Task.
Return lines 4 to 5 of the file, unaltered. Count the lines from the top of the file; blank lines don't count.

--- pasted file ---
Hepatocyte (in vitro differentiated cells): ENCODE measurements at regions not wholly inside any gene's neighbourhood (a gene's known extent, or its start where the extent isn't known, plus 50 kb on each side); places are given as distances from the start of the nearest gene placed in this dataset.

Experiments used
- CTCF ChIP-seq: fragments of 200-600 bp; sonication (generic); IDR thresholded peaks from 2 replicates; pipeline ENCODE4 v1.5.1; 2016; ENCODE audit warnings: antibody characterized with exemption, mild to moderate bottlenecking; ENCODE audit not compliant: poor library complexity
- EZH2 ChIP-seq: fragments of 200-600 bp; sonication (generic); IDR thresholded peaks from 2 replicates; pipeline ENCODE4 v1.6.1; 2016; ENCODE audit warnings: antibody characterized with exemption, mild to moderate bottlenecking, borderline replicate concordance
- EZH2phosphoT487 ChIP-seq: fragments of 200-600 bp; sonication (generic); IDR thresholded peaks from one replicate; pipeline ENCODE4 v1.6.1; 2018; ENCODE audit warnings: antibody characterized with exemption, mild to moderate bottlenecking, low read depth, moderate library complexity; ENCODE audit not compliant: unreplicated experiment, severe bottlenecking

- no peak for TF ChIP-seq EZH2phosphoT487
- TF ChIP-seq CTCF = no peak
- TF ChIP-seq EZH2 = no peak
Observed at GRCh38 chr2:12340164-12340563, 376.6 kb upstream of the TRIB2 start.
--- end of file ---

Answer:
- EZH2 ChIP-seq: fragments of 200-600 bp; sonication (generic); IDR thresholded peaks from 2 replicates; pipeline ENCODE4 v1.6.1; 2016; ENCODE audit warnings: antibody characterized with exemption, mild to moderate bottlenecking, borderline replicate concordance
- EZH2phosphoT487 ChIP-seq: fragments of 200-600 bp; sonication (generic); IDR thresholded peaks from one replicate; pipeline ENCODE4 v1.6.1; 2018; ENCODE audit warnings: antibody characterized with exemption, mild to moderate bottlenecking, low read depth, moderate library complexity; ENCODE audit not compliant: unreplicated experiment, severe bottlenecking